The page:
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Peter Carey’s second appearance at Writers on the Record was to talk about his eleventh novel, Parrot and Olivier in America, a historical tour-de-force inspired by Alexis de Tocqueville’s actual journey to our new, young democracy in the early 18th century. De Tocquevilles’s stand-in is the French aristocrat Olivier Jean Baptiste de Clarel Barfleur who is forced to flee post-Revolutionary Paris, armed only with a vague plan to study American penal systems. But accompanying him into exile is an older British servant who has been contracted to look out for the snobby, effete Olivier. The personal histories and tortured relationship of these two opposing men - who loathe each other equally – is what enlivens this poignant, hilarious, and insightful epic. The dialogues and personalities encountered are pure Peter Carey, always entertaining.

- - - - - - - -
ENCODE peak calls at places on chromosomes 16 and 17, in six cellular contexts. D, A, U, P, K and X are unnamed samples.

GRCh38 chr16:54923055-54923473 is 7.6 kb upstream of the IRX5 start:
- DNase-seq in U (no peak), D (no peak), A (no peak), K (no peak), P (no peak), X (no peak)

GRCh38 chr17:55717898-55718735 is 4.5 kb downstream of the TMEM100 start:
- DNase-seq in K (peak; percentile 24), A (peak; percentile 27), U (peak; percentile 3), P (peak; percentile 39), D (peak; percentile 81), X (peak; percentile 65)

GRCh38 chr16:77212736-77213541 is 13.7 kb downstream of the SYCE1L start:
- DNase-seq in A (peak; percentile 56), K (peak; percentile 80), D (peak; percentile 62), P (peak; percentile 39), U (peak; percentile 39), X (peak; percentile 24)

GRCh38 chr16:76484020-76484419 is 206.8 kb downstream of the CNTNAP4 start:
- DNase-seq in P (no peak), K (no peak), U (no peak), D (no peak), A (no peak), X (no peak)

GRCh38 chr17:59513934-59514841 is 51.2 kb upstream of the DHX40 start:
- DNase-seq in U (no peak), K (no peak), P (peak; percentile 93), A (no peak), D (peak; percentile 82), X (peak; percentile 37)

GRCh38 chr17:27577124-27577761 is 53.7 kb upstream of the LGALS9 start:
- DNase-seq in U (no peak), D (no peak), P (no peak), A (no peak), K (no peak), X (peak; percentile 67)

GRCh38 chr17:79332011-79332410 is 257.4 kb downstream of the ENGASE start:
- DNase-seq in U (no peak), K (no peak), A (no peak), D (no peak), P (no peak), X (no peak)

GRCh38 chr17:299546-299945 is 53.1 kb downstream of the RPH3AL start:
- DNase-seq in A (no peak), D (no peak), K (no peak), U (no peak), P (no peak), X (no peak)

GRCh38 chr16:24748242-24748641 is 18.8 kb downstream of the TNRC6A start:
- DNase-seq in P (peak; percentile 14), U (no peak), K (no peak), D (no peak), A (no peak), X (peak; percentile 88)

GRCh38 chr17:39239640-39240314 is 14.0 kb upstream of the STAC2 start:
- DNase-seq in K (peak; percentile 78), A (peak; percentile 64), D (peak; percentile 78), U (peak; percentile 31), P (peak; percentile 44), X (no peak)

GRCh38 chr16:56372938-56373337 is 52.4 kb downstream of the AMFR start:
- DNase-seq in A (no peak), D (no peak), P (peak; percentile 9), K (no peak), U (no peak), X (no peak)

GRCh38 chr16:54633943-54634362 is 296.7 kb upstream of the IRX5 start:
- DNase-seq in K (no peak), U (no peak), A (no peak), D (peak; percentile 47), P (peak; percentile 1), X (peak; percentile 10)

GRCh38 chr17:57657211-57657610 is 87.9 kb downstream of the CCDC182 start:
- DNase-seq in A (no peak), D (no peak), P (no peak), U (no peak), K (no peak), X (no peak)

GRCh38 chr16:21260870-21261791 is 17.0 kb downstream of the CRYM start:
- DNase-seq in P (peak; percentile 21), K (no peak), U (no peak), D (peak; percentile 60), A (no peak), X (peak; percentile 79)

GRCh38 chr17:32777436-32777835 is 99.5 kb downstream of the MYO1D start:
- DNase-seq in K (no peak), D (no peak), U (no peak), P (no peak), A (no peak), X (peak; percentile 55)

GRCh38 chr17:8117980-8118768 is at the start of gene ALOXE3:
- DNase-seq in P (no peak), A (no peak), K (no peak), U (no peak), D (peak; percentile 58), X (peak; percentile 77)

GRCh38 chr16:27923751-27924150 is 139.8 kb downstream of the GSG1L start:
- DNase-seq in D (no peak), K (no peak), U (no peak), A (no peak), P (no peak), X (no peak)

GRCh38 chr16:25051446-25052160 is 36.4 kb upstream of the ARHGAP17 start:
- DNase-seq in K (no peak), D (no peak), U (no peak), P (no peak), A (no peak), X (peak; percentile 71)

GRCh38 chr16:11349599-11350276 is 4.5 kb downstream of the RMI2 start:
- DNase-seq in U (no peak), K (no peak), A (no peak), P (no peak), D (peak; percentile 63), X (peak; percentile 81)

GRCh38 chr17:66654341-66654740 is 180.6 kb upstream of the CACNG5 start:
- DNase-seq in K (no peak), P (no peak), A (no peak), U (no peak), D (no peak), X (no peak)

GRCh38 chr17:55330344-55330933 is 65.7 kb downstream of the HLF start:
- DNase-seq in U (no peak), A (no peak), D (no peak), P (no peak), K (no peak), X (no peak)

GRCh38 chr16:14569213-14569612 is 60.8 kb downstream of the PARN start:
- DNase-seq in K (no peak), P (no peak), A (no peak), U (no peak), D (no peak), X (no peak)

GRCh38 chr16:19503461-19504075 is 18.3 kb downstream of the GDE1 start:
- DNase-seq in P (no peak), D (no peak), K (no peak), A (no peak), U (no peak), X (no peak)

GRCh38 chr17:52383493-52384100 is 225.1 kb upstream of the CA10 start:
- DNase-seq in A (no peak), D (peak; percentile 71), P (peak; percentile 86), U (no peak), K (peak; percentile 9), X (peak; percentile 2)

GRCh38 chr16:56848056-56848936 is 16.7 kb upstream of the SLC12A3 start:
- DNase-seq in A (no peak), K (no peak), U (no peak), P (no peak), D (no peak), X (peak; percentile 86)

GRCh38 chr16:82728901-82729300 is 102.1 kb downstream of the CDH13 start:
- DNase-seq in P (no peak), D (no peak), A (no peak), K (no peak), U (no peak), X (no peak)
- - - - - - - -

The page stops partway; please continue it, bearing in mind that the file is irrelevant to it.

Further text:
Two-time winner of the Booker Prize (for Oscar and Lucinda in 1988 and True History of the Kelly Gang in 2001), Australian-born writer Peter Carey is brilliant, hilarious, and wildly imaginative. This rollicking novel—his ninth—begins in an Australian backwater and careens through the heady art-world of Manhattan and Tokyo in the 1980’s. Narrated by formerly famous painter “Butcher” Boone and his mentally challenged brother Hugh, the story unfurls a net of intrigue, greed, deception and obsession, thanks to the sexy, mysterious Marlene. Carey’s other books, including My Life as a Fake, Jack Maggs, Illywhacker, Wrong About Japan, Bliss, The Tax Inspector, and The Unusual Life of Tristran Smith, have collectively proved him to be an endlessly-inventive author who gives a fun interview.